[This is the second in a promised series covering Spokane Moving Forward, the Spokane Transit Authority’s proposed ten-year plan to improve transit in the Spokane region, which will go to an areawide ballot in April. Previously I discussed the proposed Central City Line.]
16 miles southwest of Spokane lies Cheney, a town of about 10,000 permanent residents, one of the largest outlying population areas within the Spokane Transit Authority’s service area. Cheney would warrant some transit service, but not a great deal, were it not for the fact that it hosts the main campus of Eastern Washington University, the state’s
third fourth largest university. With about 13,000 students, EWU swells the population of Cheney by about 7,000 when it is in session, with the balance commuters, mostly from Spokane.
Like college students almost everywhere, EWU students use transit in droves, and for more than just the commute. STA Route 66, the trunk route to Cheney, is STA’s third-highest ridership route, with nearly 2,600 weekday boardings — pretty impressive, for a service which only operates every half-hour in the off-peak — and is the only route to primarily use 60′ coaches. As you’d expect for such a productive service, it’s near the front of the line for improvement, if voters elect to fund STA Moving Forward at the ballot.
More after the jump.
STA’s planners have chosen to group their top-performing routes into a package called the “High Performance Transit Network”, which smartly emphasizes the transit network (rather than a specific kind of vehicle or specific project) as the final product. HPT service is broken down into three kinds, characterized by headway and stop spacing, and identified by color:
- Green: high-frequency (at least 10-12 minutes weekday daytimes, 15 otherwise), 1/4 mile stop spacing, urban center service;
- Red: frequent (12-15 minutes weekday daytimes, 30 minutes otherwise), limited stop (1/2 mile stop spacing), urban service, for longer trips across town; and
- Blue: Interurban service, running non-stop between urban areas, 15 minute peak headways, dropping to 30 minutes off-peak.
The Cheney corridor is clearly interurban service, and the current Route 66 already meets the headway and stop spacing guidelines. Most of the money directed to improving service to Cheney will be capital work: improvements to rider amenities and the pedestrian environment, to make the service operate faster and more reliably. The most interesting, and by far the biggest improvement on this corridor, however, will be the proposed West Plains Transit Center.
Looking at the service map at the top of this post, you’ll notice that essentially all the service to areas west of Spokane is radial service, connecting Cheney, and the suburban communities of Airway Heights and Medical Lake, to downtown Spokane. This is, of course, fine if you only ever travel to and from Spokane, but good transit service is a network: it allows you to travel to every place it serves, in a reasonably direct path.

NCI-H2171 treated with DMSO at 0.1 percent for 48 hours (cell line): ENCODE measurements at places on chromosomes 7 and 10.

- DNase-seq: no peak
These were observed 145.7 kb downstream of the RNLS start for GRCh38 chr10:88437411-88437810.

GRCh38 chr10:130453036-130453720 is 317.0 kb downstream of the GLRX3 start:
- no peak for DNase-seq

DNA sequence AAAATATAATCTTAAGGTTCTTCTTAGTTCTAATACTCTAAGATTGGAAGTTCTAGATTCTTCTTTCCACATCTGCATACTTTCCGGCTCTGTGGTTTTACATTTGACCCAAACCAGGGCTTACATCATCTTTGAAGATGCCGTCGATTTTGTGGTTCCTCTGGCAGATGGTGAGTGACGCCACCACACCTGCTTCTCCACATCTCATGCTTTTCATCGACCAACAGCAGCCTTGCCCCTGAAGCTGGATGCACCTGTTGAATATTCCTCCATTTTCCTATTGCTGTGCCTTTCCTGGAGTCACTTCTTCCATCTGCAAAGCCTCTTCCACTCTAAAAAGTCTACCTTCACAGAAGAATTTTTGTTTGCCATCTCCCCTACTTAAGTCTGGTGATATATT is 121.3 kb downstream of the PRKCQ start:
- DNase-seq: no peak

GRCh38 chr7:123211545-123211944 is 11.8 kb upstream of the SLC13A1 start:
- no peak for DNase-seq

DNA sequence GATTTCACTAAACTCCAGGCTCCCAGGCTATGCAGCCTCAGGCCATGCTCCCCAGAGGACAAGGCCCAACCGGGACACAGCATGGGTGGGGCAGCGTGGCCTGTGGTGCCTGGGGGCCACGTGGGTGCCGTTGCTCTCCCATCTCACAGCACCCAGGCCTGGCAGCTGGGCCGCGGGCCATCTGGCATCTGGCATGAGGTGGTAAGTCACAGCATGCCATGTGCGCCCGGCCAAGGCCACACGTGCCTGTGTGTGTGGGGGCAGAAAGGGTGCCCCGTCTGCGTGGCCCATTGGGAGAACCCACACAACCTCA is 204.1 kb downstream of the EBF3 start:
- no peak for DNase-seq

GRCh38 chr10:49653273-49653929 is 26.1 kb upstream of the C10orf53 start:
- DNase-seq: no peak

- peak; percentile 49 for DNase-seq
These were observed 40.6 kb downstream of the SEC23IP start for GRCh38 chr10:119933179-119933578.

To make STA’s service to this area, the West Plains, a true network, the proposed transit center would be located at SR 902, where service to Cheney and Medical Lake diverges. It would provide a flyer stop in the median of I-90, with a pedestrian walkway to a set of bus bays and a park and ride adjacent the freeway.
Local bus services in the West Plains would be restructured to connect the various communities in that area, and riders would access downtown Spokane via a transfer to the trunk line, which would not have to deviate from the freeway to pick them up. The map above outlines the concept.
What’s particularly clever about this plan is its efficiency: in addition to not having to run duplicative radial service, and being able to reinvest those hours providing better connections on feeder routes, the demand patterns for service to the West Plains mirror those of Cheney. EWU transit riders mostly reverse-commute, out from the city in the morning, and back in the evening; other West Plains riders follow the “normal” suburban commute pattern. At the time of day when most West Plains riders will travel, Route 66 trips tend to run under capacity in their direction.
As with everything I’ve looked at so far in STA Moving Forward, the plans for the Spokane-Cheney corridor are really smart, cost-effective ways to improve mobility in Spokane, and I hope Spokane-area voters agree. If I had a criticism, it would be that the weekend minimum service level for interurban HPT — hourly service — is a little low. While raising the necessary money may be difficult, or take a long time, in Spokane, a half-hourly service is the longest headway that can be considered convenient. A long-term goal of getting to half-hourly, seven days a week would be a great aspiration.